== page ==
Higgs boson: Team head Lyn Evans tells of shock at find

Dr Lyn Evans Dr Lyn Evans began working at CERN as a research fellow 41 years ago

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The Welsh head of the project searching for the so-called God particle admits he is in shock over a dramatic find which may end the 45-year hunt.

Aberdare-born Dr Lyn Evans told BBC Wales scientists in Geneva are "99.999%" certain they have found the Higgs boson.

"We have discovered what makes matter, at last," said Dr Evans, head of the CERN Hadron Collider project.

But he said more work is needed to "nail down" proof it is the Higgs.

Start Quote

The atmosphere in the seminar was incredible, it was very emotional”

End Quote Dr Lyn Evans Head, CERN Hadron Collider project

The results announced at Cern, home of the Large Hadron Collider (LHC) in Geneva, on Wednesday were met with loud applause and cheering.

Peter Higgs, after whom the particle is named, wiped a tear from his eye as the teams finished their presentations in the Cern auditorium.

Dr Evans said: "Suffice to say this is very important. It's how nature works at its most fundamental level.

"A huge piece of the jigsaw of how nature works has been put in place today. The Higgs has got to be positively identified. Its spin has to be measured by taking much more data.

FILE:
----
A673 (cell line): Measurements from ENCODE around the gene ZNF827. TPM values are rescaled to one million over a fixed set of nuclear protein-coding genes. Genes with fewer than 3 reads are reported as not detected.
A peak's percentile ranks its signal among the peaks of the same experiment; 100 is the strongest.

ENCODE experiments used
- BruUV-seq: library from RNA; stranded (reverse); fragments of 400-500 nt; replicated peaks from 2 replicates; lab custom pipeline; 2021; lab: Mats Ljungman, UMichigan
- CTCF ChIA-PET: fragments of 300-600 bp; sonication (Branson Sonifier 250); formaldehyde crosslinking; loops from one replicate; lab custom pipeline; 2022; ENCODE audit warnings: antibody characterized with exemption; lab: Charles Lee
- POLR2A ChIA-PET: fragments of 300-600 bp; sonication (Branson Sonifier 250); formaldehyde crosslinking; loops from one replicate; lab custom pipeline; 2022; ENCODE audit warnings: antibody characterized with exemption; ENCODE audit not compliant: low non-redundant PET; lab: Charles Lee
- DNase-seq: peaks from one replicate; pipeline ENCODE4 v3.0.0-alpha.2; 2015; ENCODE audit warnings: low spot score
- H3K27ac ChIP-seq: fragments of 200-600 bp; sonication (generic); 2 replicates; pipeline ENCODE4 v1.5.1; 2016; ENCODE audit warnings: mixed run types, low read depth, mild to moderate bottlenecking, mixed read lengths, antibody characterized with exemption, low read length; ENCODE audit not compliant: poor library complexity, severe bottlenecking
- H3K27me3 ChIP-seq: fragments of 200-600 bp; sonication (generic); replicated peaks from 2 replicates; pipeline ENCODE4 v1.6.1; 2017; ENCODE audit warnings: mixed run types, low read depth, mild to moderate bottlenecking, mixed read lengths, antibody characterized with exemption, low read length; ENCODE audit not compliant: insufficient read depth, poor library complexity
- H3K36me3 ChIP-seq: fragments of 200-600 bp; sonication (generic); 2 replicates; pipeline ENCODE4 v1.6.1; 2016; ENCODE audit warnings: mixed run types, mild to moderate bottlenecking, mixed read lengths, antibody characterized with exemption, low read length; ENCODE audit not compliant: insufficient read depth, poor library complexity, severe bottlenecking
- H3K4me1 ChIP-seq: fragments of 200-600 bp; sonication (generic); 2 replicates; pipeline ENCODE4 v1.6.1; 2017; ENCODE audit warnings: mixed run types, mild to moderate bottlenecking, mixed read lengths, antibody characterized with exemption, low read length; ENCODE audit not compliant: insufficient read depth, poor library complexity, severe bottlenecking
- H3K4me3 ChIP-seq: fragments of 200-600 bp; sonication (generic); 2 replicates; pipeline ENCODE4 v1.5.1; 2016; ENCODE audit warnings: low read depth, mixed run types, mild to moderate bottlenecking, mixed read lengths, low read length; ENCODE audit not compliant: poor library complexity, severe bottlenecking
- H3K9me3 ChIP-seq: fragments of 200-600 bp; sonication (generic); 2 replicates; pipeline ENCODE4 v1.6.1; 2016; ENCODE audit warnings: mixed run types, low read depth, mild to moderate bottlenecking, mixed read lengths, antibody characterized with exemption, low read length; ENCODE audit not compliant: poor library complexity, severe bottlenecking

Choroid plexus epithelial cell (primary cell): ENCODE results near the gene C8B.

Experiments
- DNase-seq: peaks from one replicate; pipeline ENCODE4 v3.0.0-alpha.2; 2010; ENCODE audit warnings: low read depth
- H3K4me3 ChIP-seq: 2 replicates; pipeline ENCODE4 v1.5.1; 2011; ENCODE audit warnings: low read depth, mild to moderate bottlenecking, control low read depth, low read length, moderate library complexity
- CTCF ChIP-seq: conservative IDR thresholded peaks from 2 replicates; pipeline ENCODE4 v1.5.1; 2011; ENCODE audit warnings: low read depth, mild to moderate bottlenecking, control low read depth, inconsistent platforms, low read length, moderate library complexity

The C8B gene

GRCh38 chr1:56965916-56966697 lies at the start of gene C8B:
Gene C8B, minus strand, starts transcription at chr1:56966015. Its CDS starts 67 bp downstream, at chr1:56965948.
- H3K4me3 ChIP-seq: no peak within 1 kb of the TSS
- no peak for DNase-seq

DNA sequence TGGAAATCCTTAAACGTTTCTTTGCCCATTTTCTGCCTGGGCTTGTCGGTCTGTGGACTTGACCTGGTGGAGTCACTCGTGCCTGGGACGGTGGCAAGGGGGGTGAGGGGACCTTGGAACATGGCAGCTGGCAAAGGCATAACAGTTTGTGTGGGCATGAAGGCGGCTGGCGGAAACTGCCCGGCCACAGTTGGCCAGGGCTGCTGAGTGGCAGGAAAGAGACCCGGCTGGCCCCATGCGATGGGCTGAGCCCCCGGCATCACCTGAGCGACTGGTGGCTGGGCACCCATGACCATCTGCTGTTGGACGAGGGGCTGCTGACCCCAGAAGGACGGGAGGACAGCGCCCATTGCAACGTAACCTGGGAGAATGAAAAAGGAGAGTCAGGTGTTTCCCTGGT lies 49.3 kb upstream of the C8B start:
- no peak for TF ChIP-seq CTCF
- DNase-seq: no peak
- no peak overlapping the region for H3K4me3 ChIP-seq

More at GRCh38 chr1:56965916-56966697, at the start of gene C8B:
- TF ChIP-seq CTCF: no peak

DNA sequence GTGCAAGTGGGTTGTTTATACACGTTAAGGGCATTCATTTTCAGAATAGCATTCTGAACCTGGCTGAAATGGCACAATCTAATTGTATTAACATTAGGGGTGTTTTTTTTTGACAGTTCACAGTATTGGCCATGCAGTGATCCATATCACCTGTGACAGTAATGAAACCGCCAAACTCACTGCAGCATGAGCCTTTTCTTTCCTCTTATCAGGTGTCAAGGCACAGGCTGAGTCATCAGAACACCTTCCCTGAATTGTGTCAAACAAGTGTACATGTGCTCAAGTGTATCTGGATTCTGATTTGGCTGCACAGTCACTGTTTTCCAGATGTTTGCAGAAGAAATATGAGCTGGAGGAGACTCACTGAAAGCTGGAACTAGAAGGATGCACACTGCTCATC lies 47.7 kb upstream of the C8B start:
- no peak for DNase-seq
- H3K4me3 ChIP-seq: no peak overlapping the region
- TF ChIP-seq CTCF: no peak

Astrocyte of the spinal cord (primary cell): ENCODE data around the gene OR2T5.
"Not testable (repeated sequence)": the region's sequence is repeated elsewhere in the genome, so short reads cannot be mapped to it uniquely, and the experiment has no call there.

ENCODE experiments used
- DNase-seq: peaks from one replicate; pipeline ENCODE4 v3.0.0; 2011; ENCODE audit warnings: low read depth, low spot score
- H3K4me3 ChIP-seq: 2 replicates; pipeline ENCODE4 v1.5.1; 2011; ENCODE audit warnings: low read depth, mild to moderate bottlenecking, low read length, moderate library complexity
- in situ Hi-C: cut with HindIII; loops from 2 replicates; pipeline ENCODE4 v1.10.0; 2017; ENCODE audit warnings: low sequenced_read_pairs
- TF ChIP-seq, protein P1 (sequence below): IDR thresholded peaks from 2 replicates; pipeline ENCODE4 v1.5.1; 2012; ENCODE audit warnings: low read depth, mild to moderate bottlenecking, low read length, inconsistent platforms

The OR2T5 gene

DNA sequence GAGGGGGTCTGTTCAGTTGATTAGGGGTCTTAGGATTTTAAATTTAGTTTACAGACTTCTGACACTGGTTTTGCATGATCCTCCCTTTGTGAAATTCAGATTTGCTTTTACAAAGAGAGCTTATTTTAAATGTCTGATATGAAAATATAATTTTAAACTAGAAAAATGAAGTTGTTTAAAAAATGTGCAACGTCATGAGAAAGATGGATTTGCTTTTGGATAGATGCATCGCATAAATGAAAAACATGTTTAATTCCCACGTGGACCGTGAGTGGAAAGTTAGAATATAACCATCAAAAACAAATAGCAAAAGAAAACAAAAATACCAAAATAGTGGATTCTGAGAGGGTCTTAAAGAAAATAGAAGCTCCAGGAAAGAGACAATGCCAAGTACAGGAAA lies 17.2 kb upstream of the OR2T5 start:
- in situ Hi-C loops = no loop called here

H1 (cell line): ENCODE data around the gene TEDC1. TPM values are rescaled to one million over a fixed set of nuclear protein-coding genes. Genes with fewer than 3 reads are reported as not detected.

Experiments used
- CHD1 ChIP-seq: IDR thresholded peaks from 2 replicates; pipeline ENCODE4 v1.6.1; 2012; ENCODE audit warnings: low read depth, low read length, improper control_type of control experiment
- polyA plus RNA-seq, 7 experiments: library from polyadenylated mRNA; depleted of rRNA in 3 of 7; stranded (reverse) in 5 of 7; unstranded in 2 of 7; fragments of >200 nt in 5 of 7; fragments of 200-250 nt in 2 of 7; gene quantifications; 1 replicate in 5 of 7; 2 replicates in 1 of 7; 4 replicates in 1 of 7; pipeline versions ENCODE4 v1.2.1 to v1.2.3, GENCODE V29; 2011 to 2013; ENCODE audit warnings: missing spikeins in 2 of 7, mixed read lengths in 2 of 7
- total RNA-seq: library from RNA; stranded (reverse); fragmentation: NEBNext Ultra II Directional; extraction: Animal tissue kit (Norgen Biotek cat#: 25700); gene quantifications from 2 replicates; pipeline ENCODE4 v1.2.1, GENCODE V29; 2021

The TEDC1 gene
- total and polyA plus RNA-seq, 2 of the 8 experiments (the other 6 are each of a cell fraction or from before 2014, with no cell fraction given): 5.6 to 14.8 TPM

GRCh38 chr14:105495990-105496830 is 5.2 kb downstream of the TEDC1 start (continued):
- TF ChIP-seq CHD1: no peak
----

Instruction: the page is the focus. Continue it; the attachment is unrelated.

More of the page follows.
'Voyage of discovery'

"We need to take much more data to really nail down all the quantities - and then we're into a voyage of discovery."

Dr Evans, who studied physics at what was then the University of Wales, Swansea, completed a PhD in 1970, said now that the Higgs boson had been all but identified "many more questions can be answered".

He said: "We know the origin of mass. The next question is what is dark matter, that's the next step."

Peter Higgs Peter Higgs joined three of the six theoreticians who first predicted the Higgs at the conference

Dr Evans became leader of the project in 1994 and has dedicated the past 16 years of his career to finding the particle.

The LHC smashes together protons to simulate the conditions immediately after the Big Bang, which is thought to have been the moment the universe came into being.

It took 10,000 scientists a total of 14 years to assemble the ring-shaped tunnel below the Swiss and French border.

It is 100m underground with a circumference of 27km.

"Quite frankly, I'm still in a bit of shock," said Dr Evans.

"I did not expect it to come out so clearly.

"The atmosphere in the seminar was incredible, it was very emotional."

Dr Evans tipped Peter Higgs to receive the Nobel prize for his pioneering work in partical physics.

"That's really is something for British science. The UK's contribution to this has been enormous," he said.

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